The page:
Defendant anonymity (part 1)

In England and Wales, the complainant in a sexual offence prosecution is conferred life-long anonymity. Nothing can be published which is likely to lead members of the public to identify them. It would be contempt of court to do so.

Should the defendant in such cases be granted anonymity also, at least unless and until convicted?

There has been vigorous debate over the last few years about this. Over two posts, we will describe some of the arguments made for and against, and then contribute some thoughts of our own.

A summary of the debate

A lively discussion took place in November 2013 between philosopher A C Grayling and Emily Thornberry, Labour MP and Shadow Attorney General.

A C Grayling’s explicit “one fundamental issue at stake” [1] is “the unacceptable risk of besmirching innocent people by parading them in public as being under suspicion for abhorrent crimes”. Even if a defendant in this kind of case is acquitted, stigma and suspicion are likely to remain. Conferring anonymity on a defendant until a conviction takes place honours the presumption of innocence and avoids the jeopardy of causing serious injury to that person:-

… publicising the name and alleged crimes of a “suspect”—a person under suspicion; a person under a cloud therefore—is already to begin punishing that person, and if she or he is innocent, that punishment is unjust [2]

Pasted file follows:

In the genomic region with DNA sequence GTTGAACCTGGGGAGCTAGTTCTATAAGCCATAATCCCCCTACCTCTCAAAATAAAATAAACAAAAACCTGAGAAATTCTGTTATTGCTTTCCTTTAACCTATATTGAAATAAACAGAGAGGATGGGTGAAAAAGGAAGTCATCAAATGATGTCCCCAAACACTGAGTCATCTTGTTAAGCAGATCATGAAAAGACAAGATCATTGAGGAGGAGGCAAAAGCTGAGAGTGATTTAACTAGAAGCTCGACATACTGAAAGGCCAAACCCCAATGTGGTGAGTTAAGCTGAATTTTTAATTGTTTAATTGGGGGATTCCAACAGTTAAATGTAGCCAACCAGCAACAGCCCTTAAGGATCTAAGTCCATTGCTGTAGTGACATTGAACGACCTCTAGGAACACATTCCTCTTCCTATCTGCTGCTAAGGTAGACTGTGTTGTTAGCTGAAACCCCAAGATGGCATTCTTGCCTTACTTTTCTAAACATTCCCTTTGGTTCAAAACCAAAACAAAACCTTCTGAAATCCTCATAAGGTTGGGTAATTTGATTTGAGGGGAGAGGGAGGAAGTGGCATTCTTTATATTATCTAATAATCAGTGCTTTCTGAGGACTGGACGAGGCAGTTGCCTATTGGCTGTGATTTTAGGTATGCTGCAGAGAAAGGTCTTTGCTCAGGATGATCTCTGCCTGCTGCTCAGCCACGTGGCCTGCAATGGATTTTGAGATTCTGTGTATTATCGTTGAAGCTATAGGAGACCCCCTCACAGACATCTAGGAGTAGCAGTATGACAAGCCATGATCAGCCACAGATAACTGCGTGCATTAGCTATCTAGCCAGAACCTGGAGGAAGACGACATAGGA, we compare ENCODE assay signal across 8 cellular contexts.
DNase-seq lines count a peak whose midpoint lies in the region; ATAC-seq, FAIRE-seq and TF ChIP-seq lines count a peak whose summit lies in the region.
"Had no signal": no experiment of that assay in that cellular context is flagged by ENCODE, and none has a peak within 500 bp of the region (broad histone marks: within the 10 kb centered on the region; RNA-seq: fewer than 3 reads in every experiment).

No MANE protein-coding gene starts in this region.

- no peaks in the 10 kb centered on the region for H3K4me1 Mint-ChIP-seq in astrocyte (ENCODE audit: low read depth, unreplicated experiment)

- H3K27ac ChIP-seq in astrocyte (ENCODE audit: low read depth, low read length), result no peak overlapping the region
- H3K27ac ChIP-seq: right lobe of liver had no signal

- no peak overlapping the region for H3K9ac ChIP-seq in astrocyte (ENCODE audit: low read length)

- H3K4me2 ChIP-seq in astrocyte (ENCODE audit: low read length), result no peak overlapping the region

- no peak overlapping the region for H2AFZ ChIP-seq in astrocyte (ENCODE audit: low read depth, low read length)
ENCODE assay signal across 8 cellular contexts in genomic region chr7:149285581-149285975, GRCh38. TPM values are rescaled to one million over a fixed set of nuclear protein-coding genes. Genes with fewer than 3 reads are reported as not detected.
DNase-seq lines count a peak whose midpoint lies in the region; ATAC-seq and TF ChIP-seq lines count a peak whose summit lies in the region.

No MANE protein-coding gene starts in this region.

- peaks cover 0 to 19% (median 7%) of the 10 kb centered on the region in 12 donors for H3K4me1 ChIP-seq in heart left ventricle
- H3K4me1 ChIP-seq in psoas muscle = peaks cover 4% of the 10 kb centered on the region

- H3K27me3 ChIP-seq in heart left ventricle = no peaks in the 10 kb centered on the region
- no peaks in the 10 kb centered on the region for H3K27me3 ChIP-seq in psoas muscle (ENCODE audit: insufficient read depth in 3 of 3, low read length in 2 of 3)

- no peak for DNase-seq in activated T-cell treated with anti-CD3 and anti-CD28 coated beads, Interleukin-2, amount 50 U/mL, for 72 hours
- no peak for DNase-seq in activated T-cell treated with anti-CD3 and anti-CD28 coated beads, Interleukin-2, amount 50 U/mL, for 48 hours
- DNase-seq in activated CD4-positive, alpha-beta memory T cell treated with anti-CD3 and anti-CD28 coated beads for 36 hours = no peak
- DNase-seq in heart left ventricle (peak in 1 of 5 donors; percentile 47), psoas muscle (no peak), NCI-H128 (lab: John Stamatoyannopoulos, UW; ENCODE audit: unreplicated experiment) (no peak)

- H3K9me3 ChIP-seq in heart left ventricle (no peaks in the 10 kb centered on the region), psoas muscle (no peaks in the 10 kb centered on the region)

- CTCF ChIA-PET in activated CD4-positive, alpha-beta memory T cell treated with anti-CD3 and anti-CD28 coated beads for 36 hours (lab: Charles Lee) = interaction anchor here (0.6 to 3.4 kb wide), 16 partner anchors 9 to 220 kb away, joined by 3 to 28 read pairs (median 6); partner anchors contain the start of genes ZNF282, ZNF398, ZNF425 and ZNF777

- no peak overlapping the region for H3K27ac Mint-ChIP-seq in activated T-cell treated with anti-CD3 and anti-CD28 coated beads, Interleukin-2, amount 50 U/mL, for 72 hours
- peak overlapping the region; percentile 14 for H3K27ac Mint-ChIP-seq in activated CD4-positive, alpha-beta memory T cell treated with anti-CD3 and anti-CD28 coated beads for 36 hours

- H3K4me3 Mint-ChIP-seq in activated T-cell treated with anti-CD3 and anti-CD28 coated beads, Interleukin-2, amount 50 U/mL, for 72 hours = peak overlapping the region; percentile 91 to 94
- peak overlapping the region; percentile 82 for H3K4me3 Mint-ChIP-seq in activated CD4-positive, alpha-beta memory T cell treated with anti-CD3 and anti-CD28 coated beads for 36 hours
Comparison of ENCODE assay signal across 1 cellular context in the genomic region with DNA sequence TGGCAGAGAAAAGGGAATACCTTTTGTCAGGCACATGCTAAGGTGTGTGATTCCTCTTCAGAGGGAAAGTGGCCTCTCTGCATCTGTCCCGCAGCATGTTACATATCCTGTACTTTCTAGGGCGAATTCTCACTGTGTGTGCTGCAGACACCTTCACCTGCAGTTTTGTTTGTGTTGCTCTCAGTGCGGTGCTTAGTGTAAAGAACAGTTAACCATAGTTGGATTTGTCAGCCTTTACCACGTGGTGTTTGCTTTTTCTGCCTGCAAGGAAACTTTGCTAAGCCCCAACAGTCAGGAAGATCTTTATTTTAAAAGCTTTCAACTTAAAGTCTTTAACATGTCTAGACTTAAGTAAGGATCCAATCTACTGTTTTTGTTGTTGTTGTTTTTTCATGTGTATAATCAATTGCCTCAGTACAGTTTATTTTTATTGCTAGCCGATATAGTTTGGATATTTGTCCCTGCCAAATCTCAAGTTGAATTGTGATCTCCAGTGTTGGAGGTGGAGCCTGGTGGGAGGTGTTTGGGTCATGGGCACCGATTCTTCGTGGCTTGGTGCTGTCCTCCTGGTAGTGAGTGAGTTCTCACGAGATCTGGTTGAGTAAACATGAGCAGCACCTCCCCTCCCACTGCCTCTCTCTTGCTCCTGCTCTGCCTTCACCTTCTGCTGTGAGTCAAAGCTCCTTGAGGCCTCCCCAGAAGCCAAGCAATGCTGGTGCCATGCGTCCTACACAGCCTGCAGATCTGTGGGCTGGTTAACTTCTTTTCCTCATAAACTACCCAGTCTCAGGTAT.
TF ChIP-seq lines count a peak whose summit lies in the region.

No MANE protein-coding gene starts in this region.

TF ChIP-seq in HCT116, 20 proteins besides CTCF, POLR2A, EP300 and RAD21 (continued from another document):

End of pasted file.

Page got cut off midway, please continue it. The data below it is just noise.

For A C Grayling, all arguments which try to counter this fundamental issue are slippery slope arguments.

Thornberry disagrees. A C Grayling’s argument is based on “a patrician hunch that the public is too stupid to grasp the meaning of the presumption of innocence or of an acquittal by a jury of one’s peers” [3]. We do not have a police force that keeps the public in the dark [4]. The aim has always been that the public works with the police to solve cases. Naming defendants can jog the memory of potential witnesses, both for the prosecution and for the defence [5]. Anonymity would not be in the defendant’s best interests, because exculpatory witness will not know to come forward [6].

Thornberry continues:-